New York’s First Distillery Since Prohibition Keeps the Liquor History Brewing

The King's County Distillery in the Brooklyn Navy Yard preserves the history of American booze

Colin Spoelman, co-founder and master distiller, leads a tour at the Kings County Distillery. (Photo: Kaitlyn Flannagan for Observer)
Colin Spoelman (center), Kings County Distillery’s co-founder and master distiller, speaks to a tour inside the aging room. (Photo: Kaitlyn Flannagan for Observer)

Sitting atop a bag filled with a ton of cracked upstate New York corn, Colin Spoelman told a group touring the Kings County Distillery inside the Brooklyn Navy Yard, facing out on Wallabout Bay, about the idea that pushed him to co-found New York City’s first spirits maker since Prohibition. “If you remove age as a variable,” he speculated aloud, “surely there are other variables that make whiskey good.”

To test that premise, he first made unaged spirits in his Williamsburg apartment, while he searched for the recipe and the process that would produce a moonshine people liked drinking. Mr. Spoelman, then an employee at an architecture firm, founded the company in 2010 with New York magazine deputy editor David Haskell. The duo made their first batches in Bushwick. The Kentucky-raised Mr. Spoelman is now the company’s master distiller, but his at-home experiments were completely illegal, which makes him a proud member of the borough’s tradition (as well as his home state’s).

Mr. Spoelman and his corn. (Photo: Kaitlyn Flannagan for Observer)

As we toured the tasting room’s Boozeum, whose walls display artifacts from yesterday’s liquor makers and the distillery’s many experiments, Mr. Spoelman walked us through the highlights of American distilling history, which began in 1640 on Staten Island—though no one is completely sure what exactly was distilled there. Across the river, Brooklyn’s first distillery, established in roughly 1767, stood near where present-day Atlantic Avenue meets the water. During the Revolutionary War, the British would seize the place to make beer for their troops. (“Alcohol was really important for warfare in those days,” Mr. Spoelman said.)

As the steam ferry populated the borough with working-class families, many aboveboard and underground distilleries rose up in the area. 1869’s Whiskey Wars of Brooklyn stemmed from the spirits taxes levied to help finance the Civil War (the sin tax also extended to playing cards and pianos). Later, the taxes went toward Reconstruction, and the Irish neighborhood known today as Vinegar Hill was teeming with tax-dodging distilleries that brewed some 35 million gallons each year. Federal revenue agents would meet with soldiers in the Navy Yard and head into the neighborhood to close the illegal stills.

“This is kind of the Gangs of New York era,” Mr. Spoelman said.

Moonshine or bourbon in the beer stage, interacting with yeast inside the Isseks Brothers custom wooden vats. (Photo: Kaitlyn Flannagan for Observer)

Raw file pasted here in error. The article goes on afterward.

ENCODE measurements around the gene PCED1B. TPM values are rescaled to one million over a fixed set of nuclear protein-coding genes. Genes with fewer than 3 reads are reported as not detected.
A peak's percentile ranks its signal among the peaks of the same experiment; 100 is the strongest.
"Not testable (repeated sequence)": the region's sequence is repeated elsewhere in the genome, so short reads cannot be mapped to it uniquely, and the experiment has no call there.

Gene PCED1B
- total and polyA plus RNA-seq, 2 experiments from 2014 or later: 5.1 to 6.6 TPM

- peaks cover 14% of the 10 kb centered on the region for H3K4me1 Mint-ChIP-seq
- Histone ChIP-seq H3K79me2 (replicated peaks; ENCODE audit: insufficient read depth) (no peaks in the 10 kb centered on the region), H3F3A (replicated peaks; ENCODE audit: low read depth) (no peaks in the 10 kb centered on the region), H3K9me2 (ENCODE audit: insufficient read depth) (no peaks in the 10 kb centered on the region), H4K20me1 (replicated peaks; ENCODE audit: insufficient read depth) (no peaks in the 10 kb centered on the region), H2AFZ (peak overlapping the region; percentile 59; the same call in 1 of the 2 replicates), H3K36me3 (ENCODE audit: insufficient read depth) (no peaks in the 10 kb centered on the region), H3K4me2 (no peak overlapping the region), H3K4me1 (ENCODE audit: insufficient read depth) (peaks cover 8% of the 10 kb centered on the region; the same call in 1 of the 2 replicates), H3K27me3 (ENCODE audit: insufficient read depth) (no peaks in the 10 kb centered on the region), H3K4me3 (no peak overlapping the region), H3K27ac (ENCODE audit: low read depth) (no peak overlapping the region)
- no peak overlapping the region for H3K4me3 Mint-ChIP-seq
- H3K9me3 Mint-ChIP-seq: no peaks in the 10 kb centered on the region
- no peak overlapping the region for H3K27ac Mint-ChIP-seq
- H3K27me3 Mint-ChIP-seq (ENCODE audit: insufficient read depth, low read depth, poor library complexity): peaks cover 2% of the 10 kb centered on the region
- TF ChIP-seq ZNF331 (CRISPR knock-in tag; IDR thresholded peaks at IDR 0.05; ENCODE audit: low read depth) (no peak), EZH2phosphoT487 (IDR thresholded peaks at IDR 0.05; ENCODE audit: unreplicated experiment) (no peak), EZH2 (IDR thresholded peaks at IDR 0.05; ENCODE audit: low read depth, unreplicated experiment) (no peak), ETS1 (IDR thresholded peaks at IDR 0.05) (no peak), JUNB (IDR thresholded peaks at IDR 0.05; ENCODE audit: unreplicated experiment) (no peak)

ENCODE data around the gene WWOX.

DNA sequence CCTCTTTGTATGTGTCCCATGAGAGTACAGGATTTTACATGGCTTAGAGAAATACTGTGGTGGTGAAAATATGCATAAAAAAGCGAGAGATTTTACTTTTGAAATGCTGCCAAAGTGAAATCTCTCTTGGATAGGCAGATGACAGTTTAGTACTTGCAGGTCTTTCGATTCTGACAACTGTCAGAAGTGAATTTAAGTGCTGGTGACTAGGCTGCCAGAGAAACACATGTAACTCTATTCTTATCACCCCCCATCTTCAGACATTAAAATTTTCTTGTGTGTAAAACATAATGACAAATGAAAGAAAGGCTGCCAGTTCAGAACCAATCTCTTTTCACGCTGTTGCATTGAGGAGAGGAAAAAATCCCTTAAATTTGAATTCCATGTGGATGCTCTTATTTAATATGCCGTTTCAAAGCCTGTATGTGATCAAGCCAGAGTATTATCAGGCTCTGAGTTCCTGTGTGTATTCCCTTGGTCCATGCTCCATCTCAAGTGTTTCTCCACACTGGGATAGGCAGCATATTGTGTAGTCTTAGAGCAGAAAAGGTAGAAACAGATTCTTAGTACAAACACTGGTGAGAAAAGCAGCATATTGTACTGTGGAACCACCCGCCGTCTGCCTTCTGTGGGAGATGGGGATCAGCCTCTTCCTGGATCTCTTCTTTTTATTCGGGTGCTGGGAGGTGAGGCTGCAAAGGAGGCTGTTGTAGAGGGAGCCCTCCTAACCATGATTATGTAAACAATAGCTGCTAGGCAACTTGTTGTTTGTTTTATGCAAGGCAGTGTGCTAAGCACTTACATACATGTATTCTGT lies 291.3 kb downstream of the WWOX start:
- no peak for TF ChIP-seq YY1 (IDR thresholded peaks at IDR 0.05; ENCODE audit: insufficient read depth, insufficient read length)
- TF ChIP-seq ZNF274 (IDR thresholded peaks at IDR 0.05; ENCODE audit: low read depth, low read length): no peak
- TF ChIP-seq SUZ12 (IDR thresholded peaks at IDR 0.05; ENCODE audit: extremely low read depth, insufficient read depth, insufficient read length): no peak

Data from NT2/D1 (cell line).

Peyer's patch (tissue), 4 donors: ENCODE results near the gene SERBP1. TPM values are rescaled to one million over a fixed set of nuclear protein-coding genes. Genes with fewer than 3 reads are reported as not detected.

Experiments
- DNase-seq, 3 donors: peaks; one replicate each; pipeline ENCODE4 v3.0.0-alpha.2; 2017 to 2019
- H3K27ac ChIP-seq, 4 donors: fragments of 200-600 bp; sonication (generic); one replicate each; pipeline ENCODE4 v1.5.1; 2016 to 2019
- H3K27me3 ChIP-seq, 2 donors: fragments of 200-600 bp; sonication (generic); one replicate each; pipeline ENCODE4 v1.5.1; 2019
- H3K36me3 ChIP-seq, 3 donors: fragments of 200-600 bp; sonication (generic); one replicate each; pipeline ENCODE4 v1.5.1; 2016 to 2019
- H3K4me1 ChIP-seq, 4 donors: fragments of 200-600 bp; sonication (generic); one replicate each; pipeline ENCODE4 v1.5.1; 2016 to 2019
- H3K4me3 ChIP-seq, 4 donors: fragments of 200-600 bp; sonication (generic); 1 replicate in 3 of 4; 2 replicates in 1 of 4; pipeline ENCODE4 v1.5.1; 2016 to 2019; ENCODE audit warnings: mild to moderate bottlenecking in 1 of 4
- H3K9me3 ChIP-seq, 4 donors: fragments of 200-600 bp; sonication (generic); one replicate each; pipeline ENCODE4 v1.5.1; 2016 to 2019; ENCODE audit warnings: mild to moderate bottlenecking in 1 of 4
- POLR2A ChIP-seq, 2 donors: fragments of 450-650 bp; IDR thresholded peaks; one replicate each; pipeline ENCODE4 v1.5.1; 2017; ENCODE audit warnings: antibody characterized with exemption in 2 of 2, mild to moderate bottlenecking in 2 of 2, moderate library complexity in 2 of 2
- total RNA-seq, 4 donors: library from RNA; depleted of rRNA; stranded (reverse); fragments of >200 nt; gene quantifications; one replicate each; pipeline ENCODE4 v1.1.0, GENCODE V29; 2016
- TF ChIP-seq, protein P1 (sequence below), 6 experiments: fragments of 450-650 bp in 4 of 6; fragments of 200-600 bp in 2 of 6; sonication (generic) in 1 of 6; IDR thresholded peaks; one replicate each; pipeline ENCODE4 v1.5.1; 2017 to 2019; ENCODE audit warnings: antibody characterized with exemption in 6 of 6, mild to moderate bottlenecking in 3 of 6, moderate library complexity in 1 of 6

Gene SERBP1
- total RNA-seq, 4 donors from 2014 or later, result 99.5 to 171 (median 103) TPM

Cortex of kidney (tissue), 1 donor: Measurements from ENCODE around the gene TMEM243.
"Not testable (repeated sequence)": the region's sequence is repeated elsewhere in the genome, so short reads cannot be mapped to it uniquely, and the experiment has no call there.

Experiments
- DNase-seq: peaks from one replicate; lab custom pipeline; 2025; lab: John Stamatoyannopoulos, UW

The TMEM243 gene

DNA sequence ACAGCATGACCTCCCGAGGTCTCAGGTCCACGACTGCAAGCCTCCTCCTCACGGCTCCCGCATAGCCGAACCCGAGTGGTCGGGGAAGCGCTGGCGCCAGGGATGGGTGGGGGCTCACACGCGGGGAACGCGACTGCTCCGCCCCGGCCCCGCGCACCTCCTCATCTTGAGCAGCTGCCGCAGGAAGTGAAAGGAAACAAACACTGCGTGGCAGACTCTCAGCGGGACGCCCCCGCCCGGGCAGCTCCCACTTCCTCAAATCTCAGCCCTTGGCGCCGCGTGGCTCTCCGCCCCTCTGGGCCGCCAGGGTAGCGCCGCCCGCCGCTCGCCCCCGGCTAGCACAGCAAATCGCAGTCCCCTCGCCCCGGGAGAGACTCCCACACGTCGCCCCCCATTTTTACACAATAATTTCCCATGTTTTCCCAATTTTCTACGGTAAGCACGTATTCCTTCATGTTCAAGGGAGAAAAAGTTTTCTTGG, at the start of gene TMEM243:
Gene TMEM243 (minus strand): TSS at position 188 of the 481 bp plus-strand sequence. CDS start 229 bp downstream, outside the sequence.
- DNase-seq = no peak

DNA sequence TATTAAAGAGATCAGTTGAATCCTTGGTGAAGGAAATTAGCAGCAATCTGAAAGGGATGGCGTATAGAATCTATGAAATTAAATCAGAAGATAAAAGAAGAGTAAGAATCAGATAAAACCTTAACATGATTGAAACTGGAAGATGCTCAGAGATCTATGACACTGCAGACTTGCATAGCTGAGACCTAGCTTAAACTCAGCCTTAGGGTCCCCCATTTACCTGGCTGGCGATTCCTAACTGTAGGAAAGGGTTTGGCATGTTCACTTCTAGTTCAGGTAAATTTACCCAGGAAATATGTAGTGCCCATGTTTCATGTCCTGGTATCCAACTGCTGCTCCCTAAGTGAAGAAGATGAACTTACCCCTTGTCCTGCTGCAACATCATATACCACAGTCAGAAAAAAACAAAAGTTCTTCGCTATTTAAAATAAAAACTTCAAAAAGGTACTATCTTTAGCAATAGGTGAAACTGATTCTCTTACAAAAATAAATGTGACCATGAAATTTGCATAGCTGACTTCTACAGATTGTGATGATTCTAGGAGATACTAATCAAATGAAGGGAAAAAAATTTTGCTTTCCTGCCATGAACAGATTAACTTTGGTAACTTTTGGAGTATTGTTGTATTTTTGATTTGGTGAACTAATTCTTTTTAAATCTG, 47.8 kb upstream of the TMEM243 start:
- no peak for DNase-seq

Moonshine or bourbon in the beer stage, interacting with yeast inside the Isseks Bros custom wooden vats. (Photo: Kaitlyn Flannagan for Observer)

Two years of violence would culminate with a tax agent being shot and killed by illegal liquor makers, and public sentiment became more wary of moonshiners. (Later, the neighborhood would become known as the birthplace of Al Capone.)

Fast forward to the present, and a public considerably more positively predisposed to distillers. Mr. Spoelman described his process as starting with making what amounts to grits, with corn and malted barley. The liquid from the mash is strained into vats built by local water tower makers the Isseks Bros, where it’s brewed into a beer and then distilled into liquor.

For bourbon, that liquor is aged in a brand-new, charred barrel for at least a year, maybe two. (American bourbon, by law, has to be made in a new barrel, because, like a tea bag, a barrel lends the lion’s share of its flavor to its first cask of liquor.) Prices on larger barrels have gone up some 30 percent, Mr. Spoelman said, as U.S. cooperages struggle to keep up with the demand. (Fortunately, makers of other drinks like to buy used bourbon barrels.)

In the Kings County aging room, we saw row after row of barrels at work, giving bourbon its color and most of its taste, as the spirit moves in and out of the charcoal and wood with changing temperatures.

A few attendees grilled Mr. Spoelman about the importance of aging. “Older is better, right?” Mr. Spoelman replied, with a note of sarcasm. In fact, he said, you want to bottle whiskey when it’s absorbed just the right amount of the barrel’s flavor, not as much as possible.

The final stage of distillation. (Photo: Kaitlyn Flannagan for Observer)
The final stage of distillation. (Photo: Kaitlyn Flannagan for Observer)

“We’re always envisioning future businesses,” Mr. Spoelman said, pointing out large barrels containing bourbon aging for what may be a decade or more, and others filled with an oatmeal whiskey. He is especially proud of the company’s peated bourbon. It will be in stores next summer, but it’s in their tasting room now (which is open most Saturdays).

We sampled some moonshine (much like tequila), a pumpkin spice bourbon and a chocolate bourbon (infused using Mast Brothers’ leftover cocoa husks).

Mr. Spoelman did a brisk business as the tasting ended. The group expressed surprise at how much they liked the version with the dreaded pumpkin spice. But the straight bourbon ($40, 375 ml) stood out for its smoothness. Feel free to add an ice cube to your tumbler of Knob Creek, but to one of Kings County Bourbon? That might be a bit of a crime.

Inside the Boozeum, prototypes of experiments in twists on liquor, many of which will never see the light of day. (Photo: Kaitlyn Flannagan for Observer)
New York’s First Distillery Since Prohibition Keeps the Liquor History Brewing